simplest programming environment (editor) for Cuda?

Hi all,

Actually, perhaps the topic should say simplest programming environment for CUDA (editor that is easy to compile CUDA with).

I’m wanting to mess around with CUDA a bit, and from the looks of the sample code, it seems like modifying some of that code should be easy. I’ve also looked around online and seen several tutorials that even I understand!

I know Java, C, PHP, and a bit of C++. However, i do not consider myself a great programmer by any standards. When i program, i’m always using Dev C++ or Jgrasp for Java. I use their built in compilers, and as such, i never need to worry about various (aka technical) build instructions or command line instructions.

So basically, is there a way i can work with CUDA in a simple manner? Just like Dev C++ is to C or to C_++, is there any programming environment made for CUDA (meaning an easy editor).

I’ve tried to use MSVS2005 with CUDA 2.0 and have received NUMEROUS errors. I’ve never been able to build any program. I tried to search for solutions and edit some of the settings, put perhaps this is beyond me.?.

After installing CUDA, i was ideally sexpecting to be able to simply open up one of the sample programs, “build” it and have it run. I didn’t even get close. But this could be because i have ZERO experience with Visual Studio.

So can anyone help me out here. Supposedly release 2.1 allows one to use MSVS2008. Does this help any? Are things easier?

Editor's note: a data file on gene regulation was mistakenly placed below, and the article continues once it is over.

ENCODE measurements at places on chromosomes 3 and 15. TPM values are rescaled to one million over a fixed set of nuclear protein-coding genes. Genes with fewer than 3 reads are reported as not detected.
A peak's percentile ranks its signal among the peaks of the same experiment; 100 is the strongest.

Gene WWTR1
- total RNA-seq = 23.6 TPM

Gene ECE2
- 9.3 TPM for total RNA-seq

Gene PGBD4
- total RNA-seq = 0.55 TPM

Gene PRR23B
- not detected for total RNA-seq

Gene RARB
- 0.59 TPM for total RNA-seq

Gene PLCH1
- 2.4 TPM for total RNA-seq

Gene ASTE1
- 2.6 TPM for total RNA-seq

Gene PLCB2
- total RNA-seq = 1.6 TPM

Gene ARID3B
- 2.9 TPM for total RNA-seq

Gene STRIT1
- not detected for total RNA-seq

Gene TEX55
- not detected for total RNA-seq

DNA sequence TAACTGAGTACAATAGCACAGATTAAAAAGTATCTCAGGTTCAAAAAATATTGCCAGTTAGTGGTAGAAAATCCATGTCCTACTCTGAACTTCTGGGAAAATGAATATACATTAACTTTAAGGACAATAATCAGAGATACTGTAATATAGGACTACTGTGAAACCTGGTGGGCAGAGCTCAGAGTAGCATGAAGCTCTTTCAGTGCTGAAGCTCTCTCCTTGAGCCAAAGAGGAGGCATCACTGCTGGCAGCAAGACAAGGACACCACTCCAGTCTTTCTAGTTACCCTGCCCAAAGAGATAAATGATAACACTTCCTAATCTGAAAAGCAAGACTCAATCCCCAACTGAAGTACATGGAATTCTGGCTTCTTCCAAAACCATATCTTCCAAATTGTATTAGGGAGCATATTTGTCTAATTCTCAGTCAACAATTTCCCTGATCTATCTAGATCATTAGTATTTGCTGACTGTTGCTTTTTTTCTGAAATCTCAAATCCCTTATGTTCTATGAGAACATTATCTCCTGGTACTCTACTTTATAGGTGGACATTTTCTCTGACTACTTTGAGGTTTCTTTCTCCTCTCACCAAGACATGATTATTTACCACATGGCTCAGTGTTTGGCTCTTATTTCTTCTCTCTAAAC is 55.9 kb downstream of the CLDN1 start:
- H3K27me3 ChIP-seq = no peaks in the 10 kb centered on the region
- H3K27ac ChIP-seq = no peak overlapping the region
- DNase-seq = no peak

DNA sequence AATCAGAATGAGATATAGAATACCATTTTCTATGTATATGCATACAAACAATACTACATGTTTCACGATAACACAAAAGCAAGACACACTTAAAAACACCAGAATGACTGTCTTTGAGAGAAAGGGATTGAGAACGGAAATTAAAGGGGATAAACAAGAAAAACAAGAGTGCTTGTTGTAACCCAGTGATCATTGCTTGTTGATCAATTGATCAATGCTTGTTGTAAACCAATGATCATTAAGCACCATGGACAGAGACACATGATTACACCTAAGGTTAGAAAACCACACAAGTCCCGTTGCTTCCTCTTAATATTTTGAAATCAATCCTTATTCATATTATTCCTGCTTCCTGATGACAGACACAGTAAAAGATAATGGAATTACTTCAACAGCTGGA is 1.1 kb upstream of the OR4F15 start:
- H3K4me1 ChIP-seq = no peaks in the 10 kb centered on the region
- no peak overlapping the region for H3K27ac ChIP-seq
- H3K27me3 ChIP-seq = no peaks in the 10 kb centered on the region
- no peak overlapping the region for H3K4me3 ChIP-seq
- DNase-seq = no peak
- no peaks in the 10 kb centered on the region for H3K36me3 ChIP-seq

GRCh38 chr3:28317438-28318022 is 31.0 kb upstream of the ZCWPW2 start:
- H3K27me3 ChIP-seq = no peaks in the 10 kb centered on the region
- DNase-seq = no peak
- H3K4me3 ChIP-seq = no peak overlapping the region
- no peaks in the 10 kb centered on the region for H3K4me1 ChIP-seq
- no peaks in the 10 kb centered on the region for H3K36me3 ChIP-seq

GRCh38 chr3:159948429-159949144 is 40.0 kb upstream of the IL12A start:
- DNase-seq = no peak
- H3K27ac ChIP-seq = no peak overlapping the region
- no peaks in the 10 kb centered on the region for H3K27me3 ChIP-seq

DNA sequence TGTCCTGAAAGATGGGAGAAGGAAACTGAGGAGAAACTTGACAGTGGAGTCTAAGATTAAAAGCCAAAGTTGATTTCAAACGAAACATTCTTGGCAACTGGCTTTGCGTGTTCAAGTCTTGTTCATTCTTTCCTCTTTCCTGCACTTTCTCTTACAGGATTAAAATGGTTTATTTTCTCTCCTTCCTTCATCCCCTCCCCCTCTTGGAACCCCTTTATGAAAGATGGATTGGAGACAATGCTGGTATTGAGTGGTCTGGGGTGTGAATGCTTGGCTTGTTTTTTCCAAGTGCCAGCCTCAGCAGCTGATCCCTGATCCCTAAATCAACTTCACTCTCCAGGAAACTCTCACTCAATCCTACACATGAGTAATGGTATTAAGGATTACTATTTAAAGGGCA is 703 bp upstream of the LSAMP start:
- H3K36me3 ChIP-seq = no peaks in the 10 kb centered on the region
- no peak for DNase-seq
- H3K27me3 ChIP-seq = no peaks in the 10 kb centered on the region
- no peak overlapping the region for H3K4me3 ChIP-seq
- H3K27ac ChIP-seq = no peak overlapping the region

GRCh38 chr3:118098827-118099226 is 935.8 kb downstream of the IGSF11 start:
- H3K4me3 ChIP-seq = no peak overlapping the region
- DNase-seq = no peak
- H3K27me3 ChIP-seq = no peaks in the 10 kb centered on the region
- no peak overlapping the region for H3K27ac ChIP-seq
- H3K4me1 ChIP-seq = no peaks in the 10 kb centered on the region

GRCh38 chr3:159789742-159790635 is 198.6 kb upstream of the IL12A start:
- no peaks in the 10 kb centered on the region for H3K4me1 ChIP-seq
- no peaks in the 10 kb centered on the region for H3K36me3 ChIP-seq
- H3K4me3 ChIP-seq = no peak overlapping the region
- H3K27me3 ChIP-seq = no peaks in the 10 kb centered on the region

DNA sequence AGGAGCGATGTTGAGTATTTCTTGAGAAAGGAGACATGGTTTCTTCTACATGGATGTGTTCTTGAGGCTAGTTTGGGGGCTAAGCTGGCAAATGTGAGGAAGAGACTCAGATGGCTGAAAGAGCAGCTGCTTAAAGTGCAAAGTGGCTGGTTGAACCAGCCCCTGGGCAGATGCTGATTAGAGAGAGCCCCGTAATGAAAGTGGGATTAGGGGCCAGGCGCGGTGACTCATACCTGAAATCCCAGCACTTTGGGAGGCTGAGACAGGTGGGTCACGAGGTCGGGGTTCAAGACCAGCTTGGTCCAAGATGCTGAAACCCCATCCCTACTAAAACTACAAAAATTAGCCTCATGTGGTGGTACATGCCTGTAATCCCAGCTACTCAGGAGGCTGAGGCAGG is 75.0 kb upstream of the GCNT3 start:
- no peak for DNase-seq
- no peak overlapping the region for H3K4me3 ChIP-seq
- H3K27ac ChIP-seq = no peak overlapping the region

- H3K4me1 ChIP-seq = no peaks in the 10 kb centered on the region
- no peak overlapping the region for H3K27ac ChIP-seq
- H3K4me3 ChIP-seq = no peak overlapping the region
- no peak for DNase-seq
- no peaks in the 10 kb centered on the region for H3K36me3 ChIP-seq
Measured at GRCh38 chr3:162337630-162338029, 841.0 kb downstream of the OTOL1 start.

Is there some tutorial that shows me how to simply compile and then run CUDA programs?

Thanks for all your help.

Mind you, i’m not even experienced with MSVS 2008 either. Just don’t want anyone to think i know that program. I’ve never used it.

But perhaps it, or some other program, is user friendly for compiling and running CUDA programs.?.

Personally, I use Eclipse with the C / C++ toolkit … it’s only so-so for building, but for writing CUDA programs it’s quite nice. It’s good at understanding sources and figuring out what comes from which header and jumping around in code etc.

Textmate works fine on a Mac.

I used to have Windows XP Pro x64, with the older 2.0 release of CUDA, and I had tons of errors with VS2005. Since then, I’ve switched to Vista Business x64, CUDA 2.1, and VS2008, and haven’t had any problems. Just make sure after you install the toolkit and the SDK, that you do the following:

  • Open “My Computer” (or explorer, or whatever) and navigate to C:\ProgramData\NVIDIA Corporation\NVIDIA CUDA SDK\common
  • Double-click on cutil_vc90.sln (assuming you’re using CUDA 2.1 and VS2008); when the solution loads up, you will see a drop-down menu for the build configuration. If you are on a 64-bit platform, you need to change this from Win32 to x64.
  • Build the solution.